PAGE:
by William Singleton
[Editor’s note: Follows is Bill’s December 2007 report received earlier this month on the occasion of his return to Cambodia. He has worked for a number of years in the country.]
I have been back in Cambodia about a week now and am trying to understand and assess the tremendous amount of change I am witnessing.
When I returned to America our nationwide radio program with “World Radio” was just beginning while the “World Radio” Kampong Cham program was entering its second year. We salaried some good people and gave them the job of improving the program quality.
Soon “Key to the Kingdom” began helping with production salaries and we stressed the placement of trained teachers in key locations across the nation as church planters. We had just started a bi-monthly training program for the new located ministers, asking them to travel to Kampong Cham every other month.
Those that chose to do as we asked were taught in the Word and came to know and love one another. Since I was going to be in America for an extended time, almost everything was dependent upon Cambodian workers. Herman Alexander helped one month, but the rest of the time the Bible classes were taught by Cambodians.
Cambodia is a nation just beginning to learn about Jesus. The last census listed Cambodia as 85% Buddhist, 10% Moslem and 5% everything else, including a few denominationals. Today our circuit riders around Kampong Cham are reporting 20-50% of the people are saying they believe in God and Jesus (much different than just a year ago). Most of them are not attending any congregational worship, but would like to.
Kampong Cham is one of Cambodia’s largest population centers. The number of churches of Christ have doubled in this area during the nine months of my absence. More requests for help in establishing new congregations are coming in regularly. Young people are walking into the Kampong Cham church of Christ compound, staying a few days to a week, and encouraging their home villages to become Christian. One even walked in from half-way across the nation and is now training to preach the gospel.
While I was in America I had heard that there were 24 people living at the Kampong Cham facility. That had concerned me. The Kampong Cham church facility was purchased just before I returned to the U.S., and had only one poor bathroom and two bedrooms. The Kampong Cham church started this year, but had at its core some motivated Christians from the Koh Dach church, the oldest congregation in this area. When I returned I found the Kampong Cham facility has seven bedrooms and three bathrooms. The new construction is much better than the old. There are 24 people living there, but there is a constant turnover as representatives of different villages come and go.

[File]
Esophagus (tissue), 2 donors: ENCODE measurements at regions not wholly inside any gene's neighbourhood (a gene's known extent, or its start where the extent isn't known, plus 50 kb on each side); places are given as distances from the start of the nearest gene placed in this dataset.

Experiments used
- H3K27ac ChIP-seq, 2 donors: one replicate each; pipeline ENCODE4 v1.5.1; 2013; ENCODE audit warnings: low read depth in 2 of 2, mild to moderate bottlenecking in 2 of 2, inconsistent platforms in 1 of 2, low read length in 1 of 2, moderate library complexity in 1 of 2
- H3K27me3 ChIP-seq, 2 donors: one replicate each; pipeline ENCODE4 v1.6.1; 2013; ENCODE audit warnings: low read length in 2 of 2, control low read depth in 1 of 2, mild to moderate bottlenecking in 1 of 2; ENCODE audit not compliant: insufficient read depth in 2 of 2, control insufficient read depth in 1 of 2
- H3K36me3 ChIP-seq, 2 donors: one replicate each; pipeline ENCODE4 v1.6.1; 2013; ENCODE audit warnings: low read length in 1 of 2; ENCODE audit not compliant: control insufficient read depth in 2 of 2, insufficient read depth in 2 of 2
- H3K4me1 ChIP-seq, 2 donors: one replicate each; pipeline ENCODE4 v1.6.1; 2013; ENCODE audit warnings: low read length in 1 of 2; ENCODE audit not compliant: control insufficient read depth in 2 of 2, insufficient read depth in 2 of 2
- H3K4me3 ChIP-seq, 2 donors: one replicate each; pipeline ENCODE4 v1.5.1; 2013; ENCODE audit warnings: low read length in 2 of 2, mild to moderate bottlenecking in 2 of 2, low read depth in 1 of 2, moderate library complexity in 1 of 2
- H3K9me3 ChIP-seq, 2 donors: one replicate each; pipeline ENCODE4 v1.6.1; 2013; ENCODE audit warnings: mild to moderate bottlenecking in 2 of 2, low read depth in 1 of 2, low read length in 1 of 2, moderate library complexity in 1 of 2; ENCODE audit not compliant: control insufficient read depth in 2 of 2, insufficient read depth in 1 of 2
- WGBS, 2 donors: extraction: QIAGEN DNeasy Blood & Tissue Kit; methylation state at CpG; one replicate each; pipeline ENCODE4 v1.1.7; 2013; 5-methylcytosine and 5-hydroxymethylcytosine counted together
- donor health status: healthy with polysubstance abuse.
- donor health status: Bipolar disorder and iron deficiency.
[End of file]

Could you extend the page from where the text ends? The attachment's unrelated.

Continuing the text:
There remains the core of circuit-riding preachers and devout Cambodian Bible teachers. On Sunday 40-50 members of the Kampong Cham community came in for worship services as about ten circuit riders left to help hold services in multiple outlying villages. The need for more motorcycles is obvious as some new congregations are not getting the help they have requested.
On Sunday, after worshiping with the Kampong Cham church, I traveled out and spent the afternoon worshiping with Chan-un-Dach and visiting a village group that is considering establishing a new congregation. At the end of January, when we left Cambodia, we had purchased some land for the Chan-un-Dach church to meet on. In our absence they had built a meeting place. It was crude, too small for the group in attendance, but made of the same materials and in the same way they build their homes. The village group considering establishing a new congregation if we can help get things started, had had a young lady spend about a week living in the Kampong Cham facility. She had then reported to her extended family in the village. All went well, but there are not enough motorcycles at Kampong Cham to provide the extra help.
On Monday I visited another village that made a similar request for help in establishing a congregation. During our visit on Monday Pauley baptized 12 of them into Christ. I have participated in fifteen baptisms during my first week in Cambodia, but I know there were some baptized by our group that I was not present for. Pauley has now baptized over 1200 in 3 and a half years, more than Walter Scott baptized in 35 years of productive ministry. If you can help, please do so. Pray God that we do not mess up this great opportunity.
Pray God for the increase and that we manage to accomplish our part in this great national awakening to Christ.
Randal and his wife Vicki have lived and worked in Brazil since Nov. 1984. They have three children, two daughters-in-law, and five grandchildren. He likes to read novels in his back-porch hammock. http://randal.us